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Commissioner denies St. Lawrence

Crotty lets stand judges’ ruling which found that testimony from an SLC witness in ongoing ‘ungrandfathering’ hearings was irrelevant

HUDSON, N.Y. -- A terse memo issued today by the New York State Department of Environmental Conservation put a swift end to St. Lawrence Cement’s emergency effort to overturn a recent ruling by two administrative law judges, as part of ongoing hearings about the potential “ungrandfathering” of the company’s Becraft Mountain quarries.

The memo, released by Chief Administrative Law Judge James T. McClymonds of the DEC, states in full that:

"Commissioner Erin M. Crotty has considered the application by St. Lawrence Cement Co., L.L.C., pursuant to 6 NYCRR 624.6(e) and 624.8(d)(2)(v), for leave to file an expedited appeal from a February 28, 2003 ruling by Administrative Law Judges Goldberger and Villa. This letter is to inform you that the Commissioner has denied your application."
As part of the mining hearings, ALJs Helene Goldberger and Maria Villa had granted a motion by Friends of Hudson and the Hudson Valley Preservation league to preclude testimony by SLC consultant Paul Griggs. Through Griggs, SLC tried to introduce irrelevant material regarding the impacts of prior operations at the Greenport mine and cement plant before the company took ownership of the facility, and before the effective date of the State Environmental Quality Review Act. SLC quickly asked Commissioner Crotty for leave to appeal Goldberger and Villa’s ruling, but have now been denied.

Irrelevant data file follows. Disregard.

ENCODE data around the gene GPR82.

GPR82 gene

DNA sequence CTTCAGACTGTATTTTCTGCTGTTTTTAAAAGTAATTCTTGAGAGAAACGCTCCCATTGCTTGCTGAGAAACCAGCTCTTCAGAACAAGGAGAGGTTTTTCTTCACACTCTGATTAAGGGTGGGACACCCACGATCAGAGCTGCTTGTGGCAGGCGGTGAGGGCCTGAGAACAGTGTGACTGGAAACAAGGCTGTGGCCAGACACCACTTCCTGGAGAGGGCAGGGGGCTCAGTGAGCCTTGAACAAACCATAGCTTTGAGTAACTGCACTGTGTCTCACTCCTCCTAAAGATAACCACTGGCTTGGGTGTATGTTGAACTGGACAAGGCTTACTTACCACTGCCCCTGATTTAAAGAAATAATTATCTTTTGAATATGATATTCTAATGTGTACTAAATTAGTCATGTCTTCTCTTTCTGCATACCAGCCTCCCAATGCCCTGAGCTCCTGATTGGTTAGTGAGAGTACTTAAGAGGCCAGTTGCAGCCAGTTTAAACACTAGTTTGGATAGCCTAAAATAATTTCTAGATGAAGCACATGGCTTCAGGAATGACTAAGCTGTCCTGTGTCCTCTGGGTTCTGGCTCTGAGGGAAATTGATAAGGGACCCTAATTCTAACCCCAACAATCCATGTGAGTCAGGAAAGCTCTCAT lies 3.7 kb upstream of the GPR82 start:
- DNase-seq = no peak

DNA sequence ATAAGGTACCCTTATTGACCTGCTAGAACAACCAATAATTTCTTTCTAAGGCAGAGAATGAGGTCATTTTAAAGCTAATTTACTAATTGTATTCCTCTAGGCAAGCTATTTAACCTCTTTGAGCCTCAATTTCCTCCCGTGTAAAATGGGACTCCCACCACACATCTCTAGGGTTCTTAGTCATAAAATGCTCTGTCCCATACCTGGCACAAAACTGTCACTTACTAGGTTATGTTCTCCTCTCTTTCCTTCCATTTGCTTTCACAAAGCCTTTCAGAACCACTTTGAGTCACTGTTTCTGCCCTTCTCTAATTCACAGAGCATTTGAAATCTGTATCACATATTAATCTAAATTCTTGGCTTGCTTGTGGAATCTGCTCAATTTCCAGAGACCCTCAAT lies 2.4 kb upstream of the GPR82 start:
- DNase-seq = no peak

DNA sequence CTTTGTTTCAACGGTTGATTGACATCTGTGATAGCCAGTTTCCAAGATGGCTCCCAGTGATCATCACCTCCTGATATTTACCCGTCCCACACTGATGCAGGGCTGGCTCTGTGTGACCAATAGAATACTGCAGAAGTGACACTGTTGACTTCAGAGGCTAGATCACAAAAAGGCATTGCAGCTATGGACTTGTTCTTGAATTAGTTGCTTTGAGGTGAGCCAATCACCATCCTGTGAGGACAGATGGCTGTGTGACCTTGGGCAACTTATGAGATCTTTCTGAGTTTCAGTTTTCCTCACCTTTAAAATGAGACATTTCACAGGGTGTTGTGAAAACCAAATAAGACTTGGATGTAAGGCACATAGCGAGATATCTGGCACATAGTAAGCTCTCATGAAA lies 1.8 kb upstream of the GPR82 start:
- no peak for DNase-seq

In their comments on St. Lawrence’s appeal, attorneys for Friends and HVPC responded that “in their ruling on February 28th, the ALJs properly held that the subject of the hearing was the scope of the activities occurring at the mine before the SEQRA effective date and not the impacts from those activities... The nature of the impacts is only considered after the grandfathering decision is made and the ungrandfathered activities are subject to SEQRA analysis.”

“We have always had great confidence in our attorneys and consultants, as well as in the merit of our case,” noted Friends of Hudson executive director Sam Pratt, “Winning this skirmish just reaffirms that confidence.”